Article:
Garrett Richards was on the bump for the Halos in Tempe today, and he was throwing some missiles out there. In his four innings out on the mound (64 pitches), Richards gave up five hits and three earned runs to the cactus league Rockies. The heat was the story of the day, and I do not mean in terms of the Arizona weather. I’m referring to G-Rich’s cannon
Richards is a gigantic linchpin on the 2017 Angels, as even the most casual of fans could probably tell you; they/we need him to shred this season. So, what does Garrett Richards shredding look like? Well, it’d sure have a lot of fastballs. The strategy is kind of simple, but nonetheless true...the more he resembles a human flame thrower out there, the more success he shall have.
So, that’s why we’re all excited about the beautiful velocity we saw out of Richards today, as it emboldens everybody’s inner fan to think “He’s healthy, he’s over that injury, he is going to win the freakin’ Cy Young”. I’m right there with you, dude. Seeing stuff like this gives me a surge of excitement:
#Angels Garrett Richards showing little wear-and-tear; fastball never lost velocity over 4 IP;— Taylor Blake Ward (@TaylorBlakeWard) March 16, 2017
At one point, according to Statcast, G-Rich even smoked one pitch for 98.5 MPH!!!!
So yeah, I’m feeling good about Garrett Richards in ‘17 right now; confidence in such an important piece of my hypothetical, crystal gazing, wishcasting October playoff scripts is most welcome thing right now. I am enraptured by the velocity, drunk on that G-Rich MPH, and obsessed with that speed. 98.5 MPH!!!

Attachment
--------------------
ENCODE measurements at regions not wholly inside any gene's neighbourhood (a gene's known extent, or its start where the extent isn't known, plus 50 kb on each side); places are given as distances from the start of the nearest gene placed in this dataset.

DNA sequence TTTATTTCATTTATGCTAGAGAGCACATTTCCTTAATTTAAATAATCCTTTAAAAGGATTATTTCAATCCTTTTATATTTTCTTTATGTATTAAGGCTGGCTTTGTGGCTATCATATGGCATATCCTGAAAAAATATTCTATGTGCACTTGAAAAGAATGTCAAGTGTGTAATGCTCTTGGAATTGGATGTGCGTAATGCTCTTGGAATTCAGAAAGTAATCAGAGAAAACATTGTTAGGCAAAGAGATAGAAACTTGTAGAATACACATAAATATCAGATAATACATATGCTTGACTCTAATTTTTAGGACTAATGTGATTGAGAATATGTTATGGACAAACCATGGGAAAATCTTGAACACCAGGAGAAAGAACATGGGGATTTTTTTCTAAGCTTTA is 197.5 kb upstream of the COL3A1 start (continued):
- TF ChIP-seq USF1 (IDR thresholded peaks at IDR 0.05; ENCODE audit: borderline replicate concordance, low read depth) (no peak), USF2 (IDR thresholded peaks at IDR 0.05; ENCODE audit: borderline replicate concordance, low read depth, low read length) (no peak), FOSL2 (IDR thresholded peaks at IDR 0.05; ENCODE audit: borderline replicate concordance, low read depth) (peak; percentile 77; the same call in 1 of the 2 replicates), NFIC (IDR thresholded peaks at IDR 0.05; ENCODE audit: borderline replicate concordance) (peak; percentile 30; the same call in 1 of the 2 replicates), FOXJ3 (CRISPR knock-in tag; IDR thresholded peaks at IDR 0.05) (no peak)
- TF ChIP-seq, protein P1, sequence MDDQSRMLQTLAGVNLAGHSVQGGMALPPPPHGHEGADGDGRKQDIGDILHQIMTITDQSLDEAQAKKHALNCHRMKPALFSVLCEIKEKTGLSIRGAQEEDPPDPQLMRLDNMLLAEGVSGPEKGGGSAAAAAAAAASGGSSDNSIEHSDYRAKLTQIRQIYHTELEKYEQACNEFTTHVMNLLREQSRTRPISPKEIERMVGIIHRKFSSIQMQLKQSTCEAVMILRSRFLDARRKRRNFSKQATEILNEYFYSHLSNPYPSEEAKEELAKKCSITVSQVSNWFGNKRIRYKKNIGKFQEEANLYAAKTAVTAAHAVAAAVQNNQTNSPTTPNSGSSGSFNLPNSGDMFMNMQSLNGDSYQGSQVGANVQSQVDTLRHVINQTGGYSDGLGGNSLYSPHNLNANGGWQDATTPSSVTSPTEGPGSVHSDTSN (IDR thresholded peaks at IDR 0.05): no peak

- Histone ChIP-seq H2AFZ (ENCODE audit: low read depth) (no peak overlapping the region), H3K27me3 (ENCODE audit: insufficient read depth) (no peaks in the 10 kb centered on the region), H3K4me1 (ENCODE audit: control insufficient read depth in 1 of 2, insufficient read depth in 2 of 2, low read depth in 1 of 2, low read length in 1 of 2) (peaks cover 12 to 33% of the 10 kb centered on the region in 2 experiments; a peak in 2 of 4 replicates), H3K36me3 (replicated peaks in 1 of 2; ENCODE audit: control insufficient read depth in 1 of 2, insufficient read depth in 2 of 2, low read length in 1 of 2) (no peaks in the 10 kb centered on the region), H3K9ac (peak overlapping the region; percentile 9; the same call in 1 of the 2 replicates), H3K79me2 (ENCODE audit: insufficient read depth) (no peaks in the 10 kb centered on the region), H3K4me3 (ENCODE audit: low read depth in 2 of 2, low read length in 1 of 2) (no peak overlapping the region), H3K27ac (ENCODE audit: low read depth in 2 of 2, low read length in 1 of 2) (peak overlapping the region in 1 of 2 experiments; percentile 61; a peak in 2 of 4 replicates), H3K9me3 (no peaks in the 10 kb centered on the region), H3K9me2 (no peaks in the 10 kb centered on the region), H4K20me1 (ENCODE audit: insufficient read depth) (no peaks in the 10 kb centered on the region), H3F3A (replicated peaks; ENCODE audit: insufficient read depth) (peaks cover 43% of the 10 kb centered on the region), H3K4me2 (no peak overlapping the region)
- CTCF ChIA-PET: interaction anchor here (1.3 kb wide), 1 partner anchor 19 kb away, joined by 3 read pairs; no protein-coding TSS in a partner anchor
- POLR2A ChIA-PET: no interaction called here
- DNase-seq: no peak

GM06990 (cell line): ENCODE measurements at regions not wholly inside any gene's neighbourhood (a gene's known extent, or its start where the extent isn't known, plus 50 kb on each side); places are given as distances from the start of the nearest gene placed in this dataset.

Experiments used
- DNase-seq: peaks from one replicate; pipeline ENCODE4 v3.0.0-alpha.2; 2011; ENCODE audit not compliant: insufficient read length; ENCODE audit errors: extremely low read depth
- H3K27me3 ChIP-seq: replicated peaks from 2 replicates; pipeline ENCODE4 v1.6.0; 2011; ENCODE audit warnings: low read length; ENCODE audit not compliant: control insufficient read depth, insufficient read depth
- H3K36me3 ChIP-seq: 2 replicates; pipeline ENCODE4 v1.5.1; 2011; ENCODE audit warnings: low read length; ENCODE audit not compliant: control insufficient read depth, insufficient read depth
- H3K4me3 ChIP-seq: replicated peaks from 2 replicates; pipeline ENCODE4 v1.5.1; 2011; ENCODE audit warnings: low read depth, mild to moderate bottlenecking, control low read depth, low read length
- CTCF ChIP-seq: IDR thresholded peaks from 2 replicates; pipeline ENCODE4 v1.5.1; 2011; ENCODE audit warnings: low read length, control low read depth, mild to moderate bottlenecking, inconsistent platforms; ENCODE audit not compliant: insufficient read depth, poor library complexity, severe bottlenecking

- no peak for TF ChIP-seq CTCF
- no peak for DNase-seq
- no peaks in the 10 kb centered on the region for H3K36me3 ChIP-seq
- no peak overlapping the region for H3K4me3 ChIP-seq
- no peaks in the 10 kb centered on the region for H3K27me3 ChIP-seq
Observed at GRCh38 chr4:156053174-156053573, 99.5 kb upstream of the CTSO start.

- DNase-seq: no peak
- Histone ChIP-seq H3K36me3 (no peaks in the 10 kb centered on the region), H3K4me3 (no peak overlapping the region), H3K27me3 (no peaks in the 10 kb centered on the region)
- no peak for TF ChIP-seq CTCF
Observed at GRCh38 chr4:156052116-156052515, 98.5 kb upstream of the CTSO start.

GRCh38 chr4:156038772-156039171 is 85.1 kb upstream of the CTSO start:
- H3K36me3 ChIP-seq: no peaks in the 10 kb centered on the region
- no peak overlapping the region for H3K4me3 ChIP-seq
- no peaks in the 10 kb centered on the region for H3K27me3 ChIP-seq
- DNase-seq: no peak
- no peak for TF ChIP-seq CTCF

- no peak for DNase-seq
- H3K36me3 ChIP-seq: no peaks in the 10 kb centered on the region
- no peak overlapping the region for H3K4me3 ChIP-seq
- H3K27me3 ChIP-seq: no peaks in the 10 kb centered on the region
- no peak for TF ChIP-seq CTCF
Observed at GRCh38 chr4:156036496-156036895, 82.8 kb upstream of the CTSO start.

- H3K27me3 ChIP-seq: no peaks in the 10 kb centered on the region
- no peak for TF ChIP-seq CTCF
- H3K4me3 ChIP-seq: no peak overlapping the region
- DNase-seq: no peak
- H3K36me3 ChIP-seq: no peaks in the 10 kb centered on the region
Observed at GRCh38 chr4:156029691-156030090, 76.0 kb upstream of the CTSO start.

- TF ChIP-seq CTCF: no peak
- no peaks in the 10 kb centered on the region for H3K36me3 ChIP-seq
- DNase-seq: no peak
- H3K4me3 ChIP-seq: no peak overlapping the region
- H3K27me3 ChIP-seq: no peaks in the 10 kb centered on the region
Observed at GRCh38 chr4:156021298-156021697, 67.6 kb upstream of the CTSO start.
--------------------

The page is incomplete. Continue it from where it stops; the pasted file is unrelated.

Richards has never quite cracked 100 MPH, but he’s thrown 98 MPH or faster 105 times in his career. Well, that’s counting just regular season games. In fact, here are his ten fastest pitches in regular season games, so far:
Garrett Richards fastest pitches
Like I mentioned, that’s regular season only. According to that previously-linked tweet, he hit 99.54 MPH in a spring game last year. But other than that, he’s got the above list of fiery pitches as notches in his belt.
But I also wanted to check out what his fastball velocity has looked like over the years, by each inning. According to Statcast, in his regular season career, his fastball has averaged 95.79 MPH in the 1st inning; 95.62 MPH in the 2nd; 95.55 MPH in the 3rd; 95.47 MPH in the 4th; and 95.09 MPH in the 5th. I am sensing a pattern here, are you?
Today, his fastball was never dipping below 95, in any of the four innings he pitched, as he was throwing some legit fire. A few more appearances will give us a better picture, of course, but Richards seems to be feeling OK and there’s reason to believe he can deliver the goods come Opening Day. And remember, he’s now getting strength tested after every start, just like other Angels starting pitchers.
The thought of yet another freak injury is the only worry in my head, and that is definitely less rational than any actual, real baseball analysis, and it’s more just residue from the worried phases of the Angels’ 2016 season. But that’s where the Angels’ new focus on strength tests and closely monitoring arms comes in to play, and lessens that worry.
So the man is bringing the heat, and I’m bringing the popcorn to his next start, because I want to see some more of that glorious, powerful fastball. There’s a lot riding on it, after all.